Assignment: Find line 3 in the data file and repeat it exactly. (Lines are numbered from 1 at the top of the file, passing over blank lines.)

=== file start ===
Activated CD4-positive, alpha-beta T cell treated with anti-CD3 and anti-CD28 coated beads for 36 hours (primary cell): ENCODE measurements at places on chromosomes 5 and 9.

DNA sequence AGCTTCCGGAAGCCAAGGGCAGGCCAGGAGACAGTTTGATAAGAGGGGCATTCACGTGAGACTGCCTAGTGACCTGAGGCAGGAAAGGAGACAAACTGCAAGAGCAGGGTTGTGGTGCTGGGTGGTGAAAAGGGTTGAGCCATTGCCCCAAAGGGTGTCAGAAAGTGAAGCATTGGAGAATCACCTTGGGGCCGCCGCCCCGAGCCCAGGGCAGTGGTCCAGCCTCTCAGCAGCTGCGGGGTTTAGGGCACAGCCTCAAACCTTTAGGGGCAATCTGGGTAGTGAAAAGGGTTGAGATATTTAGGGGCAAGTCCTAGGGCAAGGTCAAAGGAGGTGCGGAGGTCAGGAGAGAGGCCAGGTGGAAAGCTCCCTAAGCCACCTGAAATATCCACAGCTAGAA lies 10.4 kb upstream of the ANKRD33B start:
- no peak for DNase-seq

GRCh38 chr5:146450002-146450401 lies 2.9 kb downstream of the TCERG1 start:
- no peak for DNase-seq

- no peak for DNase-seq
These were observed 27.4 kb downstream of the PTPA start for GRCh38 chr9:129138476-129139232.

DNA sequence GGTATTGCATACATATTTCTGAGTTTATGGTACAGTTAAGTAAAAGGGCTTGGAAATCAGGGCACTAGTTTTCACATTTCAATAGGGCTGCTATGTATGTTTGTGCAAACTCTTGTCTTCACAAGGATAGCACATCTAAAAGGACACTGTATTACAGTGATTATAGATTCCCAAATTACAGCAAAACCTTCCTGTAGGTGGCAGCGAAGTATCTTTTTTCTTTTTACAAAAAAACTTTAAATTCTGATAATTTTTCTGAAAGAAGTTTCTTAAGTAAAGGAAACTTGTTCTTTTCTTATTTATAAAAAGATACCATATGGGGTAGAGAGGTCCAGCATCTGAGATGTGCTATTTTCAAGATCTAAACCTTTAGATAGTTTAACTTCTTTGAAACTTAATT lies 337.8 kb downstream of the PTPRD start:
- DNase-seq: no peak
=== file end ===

- no peak for DNase-seq